The other ingredients come together in gradual stages in the stand mixer—brown sugar, butter (which has been melted and then cooled to room temp to help with overall texture of the final cookie), molasses, eggs, vanilla, apple cider vinegar, and eventually the dry ingredients. You end up with a pretty sticky dough, which is typical of a gingerbread cookie; the dough then chills in the refrigerator to firm up before shaping. I left mine in the fridge for a couple of hours while I did some other errands, and then came back to finish the bake.

I’ve always had a pretty loose approach to scooping/shaping cookies, but after measuring out the specific amount Claire called for in the book per cookie, and seeing how beautifully uniform all the cookies came out, I will never go back! Working with a cold dough and making sure each ball of cookie dough measures an equal number of grams is key to getting that perfectly circular bake, and man is it ever satisfying to pull them out of the oven! I rolled each ball in raw sugar before baking, and the end result was a pretty, crackly, shimmery top.

The one thing I couldn’t figure out with this bake is why some of my cookies ended up with more of a crack on top than others. I had two baking sheets in the oven at a time, and rotated them halfway through like the recipe suggests, but for some reason the tray of cookies that started on the top rack ended up with more prominent crackling than the tray that started on the bottom rack. If anyone has any idea why, holler at your girl.

Overall, these had the most delicious flavour, a unique hit from the pepper, the most ideal texture, and such a gorgeous overall look. I can’t wait to serve these to friends and family over the holidays. It’s another 5-star bake from me!

Next week, we’ll be baking Aunt Rose’s Mondel Bread.

caramelized honey pumpkin pie

We are back with our 25th bake from Claire Saffitz’s Dessert Person as we continue moving through the Pies and Tarts chapter. How have we already made it to recipe number 25??! Our bake this week is extremely non-seasonal, but that’s just one of the pitfalls of stubbornly deciding to bake the whole book in order. On this lovely June day, we bring you Claire’s Caramelized Honey Pumpkin Pie!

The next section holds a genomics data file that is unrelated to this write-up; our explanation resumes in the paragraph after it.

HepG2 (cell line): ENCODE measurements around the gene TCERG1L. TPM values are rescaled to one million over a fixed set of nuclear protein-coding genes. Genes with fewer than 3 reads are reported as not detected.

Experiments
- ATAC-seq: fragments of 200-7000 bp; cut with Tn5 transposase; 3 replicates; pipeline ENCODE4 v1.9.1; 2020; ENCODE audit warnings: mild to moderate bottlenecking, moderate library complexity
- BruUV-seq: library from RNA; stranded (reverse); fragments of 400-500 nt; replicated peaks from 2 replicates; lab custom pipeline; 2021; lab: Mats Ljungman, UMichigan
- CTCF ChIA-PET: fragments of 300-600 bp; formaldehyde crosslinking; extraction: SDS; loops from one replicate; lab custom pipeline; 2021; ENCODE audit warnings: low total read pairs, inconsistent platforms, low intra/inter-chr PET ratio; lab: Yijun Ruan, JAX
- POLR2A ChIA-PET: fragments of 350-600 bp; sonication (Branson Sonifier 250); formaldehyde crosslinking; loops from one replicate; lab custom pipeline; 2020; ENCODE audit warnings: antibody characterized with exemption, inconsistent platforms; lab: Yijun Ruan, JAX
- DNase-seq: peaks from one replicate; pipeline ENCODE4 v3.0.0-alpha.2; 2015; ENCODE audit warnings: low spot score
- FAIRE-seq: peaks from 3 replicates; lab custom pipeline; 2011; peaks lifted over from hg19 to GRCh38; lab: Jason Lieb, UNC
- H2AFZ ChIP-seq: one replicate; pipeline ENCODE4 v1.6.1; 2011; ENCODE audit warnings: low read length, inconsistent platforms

Lauren’s Take

I’ve always had mixed emotions about pumpkin pie. As a purest and lover of traditions, I want to love pumpkin pie because it’s the quintessential Thanksgiving dessert. But every time it was offered to me after a delicious meal of turkey and stuffing (mad ups to my Mom for making the best stuffing ever), I would say yes and think I was excited, but then just be kind of disappointed? Once I got more into baking, I would ask my family if I could handle the Thanksgiving dessert, and would make pumpkin pie cheesecakes, pumpkin and cranberry pie…simply trying to retain the tradition but improve it. But it still felt wrong to me. I wanted to love pumpkin pie as much as I love fall and Thanksgiving stuffing (this is the most pathetic sob story and I apologize and will now move on).

All this to say, I felt a connection to Claire when in the intro to this recipe, she mentioned similar qualms with pumpkin pie and used this recipe as a chance to improve such a popular dessert. To balance out the typical sweetness of store-bought or traditional pumpkin pie recipes, Claire adds brown butter (um hello greatest thing in the world) and caramelized honey to deepen the flavours and add a nutty-ness to the pie. As soon as I read this I was on board and intrigued to see how this would change the pumpkin pie I have come to know and tolerate.